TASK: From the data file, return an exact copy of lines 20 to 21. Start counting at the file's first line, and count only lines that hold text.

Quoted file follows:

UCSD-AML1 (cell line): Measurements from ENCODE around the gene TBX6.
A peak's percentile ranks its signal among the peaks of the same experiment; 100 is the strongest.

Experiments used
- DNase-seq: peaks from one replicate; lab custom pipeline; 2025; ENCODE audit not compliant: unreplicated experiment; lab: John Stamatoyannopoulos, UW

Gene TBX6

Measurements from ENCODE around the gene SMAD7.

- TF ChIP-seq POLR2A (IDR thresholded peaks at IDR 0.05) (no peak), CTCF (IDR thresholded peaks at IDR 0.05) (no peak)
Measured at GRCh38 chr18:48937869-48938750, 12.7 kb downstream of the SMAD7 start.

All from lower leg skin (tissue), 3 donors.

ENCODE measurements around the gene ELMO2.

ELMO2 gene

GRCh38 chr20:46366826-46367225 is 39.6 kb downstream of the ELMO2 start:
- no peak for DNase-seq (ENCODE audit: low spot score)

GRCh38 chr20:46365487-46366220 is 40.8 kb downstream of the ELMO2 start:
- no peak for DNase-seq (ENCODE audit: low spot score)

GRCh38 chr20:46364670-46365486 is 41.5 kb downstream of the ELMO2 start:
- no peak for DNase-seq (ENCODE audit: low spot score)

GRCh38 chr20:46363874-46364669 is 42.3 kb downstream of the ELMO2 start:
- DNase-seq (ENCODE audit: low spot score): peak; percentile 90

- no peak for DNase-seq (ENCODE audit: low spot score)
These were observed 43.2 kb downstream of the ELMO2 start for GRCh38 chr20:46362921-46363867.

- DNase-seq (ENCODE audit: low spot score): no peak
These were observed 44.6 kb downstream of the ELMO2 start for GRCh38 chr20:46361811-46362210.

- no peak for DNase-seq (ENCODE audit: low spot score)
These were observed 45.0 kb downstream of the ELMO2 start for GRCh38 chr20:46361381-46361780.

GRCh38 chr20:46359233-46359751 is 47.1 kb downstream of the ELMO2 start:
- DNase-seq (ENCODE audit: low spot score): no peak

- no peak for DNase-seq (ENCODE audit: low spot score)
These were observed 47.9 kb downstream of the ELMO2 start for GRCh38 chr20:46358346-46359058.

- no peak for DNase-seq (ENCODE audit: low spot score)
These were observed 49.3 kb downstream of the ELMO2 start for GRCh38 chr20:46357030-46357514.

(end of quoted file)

- no peak for DNase-seq (ENCODE audit: low spot score)
These were observed 43.2 kb downstream of the ELMO2 start for GRCh38 chr20:46362921-46363867.